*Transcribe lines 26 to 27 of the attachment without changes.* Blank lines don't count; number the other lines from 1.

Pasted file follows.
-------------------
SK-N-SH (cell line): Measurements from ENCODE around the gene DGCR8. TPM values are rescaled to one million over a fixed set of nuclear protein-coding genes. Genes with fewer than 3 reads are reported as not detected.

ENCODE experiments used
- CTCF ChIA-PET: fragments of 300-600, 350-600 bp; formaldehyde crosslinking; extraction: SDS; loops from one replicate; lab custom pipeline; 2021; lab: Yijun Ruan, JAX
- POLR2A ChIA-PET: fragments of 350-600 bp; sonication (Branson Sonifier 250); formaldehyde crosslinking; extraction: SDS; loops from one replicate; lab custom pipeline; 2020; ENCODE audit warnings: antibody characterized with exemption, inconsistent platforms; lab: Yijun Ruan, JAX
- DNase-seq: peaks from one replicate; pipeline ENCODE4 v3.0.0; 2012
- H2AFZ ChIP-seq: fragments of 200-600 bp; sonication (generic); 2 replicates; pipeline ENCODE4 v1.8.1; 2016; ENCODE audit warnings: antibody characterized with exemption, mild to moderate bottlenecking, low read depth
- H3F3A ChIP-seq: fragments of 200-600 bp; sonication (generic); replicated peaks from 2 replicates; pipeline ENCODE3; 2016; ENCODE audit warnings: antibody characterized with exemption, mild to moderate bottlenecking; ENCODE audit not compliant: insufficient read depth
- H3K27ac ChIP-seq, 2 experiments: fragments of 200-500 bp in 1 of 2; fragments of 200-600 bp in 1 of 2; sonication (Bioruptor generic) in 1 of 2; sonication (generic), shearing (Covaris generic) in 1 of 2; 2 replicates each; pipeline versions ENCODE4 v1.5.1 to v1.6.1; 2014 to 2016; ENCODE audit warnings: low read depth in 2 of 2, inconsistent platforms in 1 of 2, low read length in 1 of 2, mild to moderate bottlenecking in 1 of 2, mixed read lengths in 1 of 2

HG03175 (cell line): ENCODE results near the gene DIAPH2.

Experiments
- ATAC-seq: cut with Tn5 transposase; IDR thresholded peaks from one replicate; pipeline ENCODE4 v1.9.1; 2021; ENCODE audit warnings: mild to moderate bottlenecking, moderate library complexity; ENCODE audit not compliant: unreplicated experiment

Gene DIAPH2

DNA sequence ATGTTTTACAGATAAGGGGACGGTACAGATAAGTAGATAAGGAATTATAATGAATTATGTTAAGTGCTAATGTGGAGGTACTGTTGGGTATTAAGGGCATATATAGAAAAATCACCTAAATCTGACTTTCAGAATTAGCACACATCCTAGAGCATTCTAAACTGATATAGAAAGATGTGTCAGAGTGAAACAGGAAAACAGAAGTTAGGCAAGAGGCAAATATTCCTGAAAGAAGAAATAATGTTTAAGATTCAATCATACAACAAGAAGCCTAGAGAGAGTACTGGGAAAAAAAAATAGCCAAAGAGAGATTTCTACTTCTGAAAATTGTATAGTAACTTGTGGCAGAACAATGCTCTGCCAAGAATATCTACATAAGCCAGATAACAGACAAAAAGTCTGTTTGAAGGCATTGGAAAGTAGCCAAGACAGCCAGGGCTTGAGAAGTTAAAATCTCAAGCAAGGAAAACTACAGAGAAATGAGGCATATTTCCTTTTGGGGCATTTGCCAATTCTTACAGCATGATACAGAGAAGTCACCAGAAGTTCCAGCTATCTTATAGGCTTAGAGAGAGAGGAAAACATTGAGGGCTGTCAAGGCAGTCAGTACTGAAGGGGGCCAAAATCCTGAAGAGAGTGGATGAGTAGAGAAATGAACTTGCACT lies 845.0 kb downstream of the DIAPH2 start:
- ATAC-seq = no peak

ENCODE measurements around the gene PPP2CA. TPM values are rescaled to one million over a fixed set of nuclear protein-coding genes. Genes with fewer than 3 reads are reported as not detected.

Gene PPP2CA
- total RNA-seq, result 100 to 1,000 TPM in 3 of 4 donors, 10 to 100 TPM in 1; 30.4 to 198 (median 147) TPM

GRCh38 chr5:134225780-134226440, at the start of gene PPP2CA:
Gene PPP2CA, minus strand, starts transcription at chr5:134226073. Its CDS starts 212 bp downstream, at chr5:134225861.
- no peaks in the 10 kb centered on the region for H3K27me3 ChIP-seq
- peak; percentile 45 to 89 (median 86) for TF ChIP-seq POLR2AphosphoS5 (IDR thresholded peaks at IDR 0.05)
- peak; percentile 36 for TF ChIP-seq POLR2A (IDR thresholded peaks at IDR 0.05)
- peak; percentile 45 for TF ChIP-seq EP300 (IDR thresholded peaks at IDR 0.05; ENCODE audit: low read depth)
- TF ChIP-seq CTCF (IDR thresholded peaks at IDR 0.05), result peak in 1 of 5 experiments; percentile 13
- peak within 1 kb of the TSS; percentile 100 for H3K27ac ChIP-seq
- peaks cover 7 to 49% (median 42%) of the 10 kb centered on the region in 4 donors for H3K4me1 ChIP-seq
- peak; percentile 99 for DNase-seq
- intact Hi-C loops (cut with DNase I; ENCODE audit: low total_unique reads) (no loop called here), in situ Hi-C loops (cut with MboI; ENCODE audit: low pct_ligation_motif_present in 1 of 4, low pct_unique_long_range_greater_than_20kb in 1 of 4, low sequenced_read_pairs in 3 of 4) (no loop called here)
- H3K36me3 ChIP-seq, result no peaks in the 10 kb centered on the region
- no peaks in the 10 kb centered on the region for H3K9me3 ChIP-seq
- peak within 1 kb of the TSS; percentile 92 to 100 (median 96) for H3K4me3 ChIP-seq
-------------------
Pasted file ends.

- peaks cover 7 to 49% (median 42%) of the 10 kb centered on the region in 4 donors for H3K4me1 ChIP-seq
- peak; percentile 99 for DNase-seq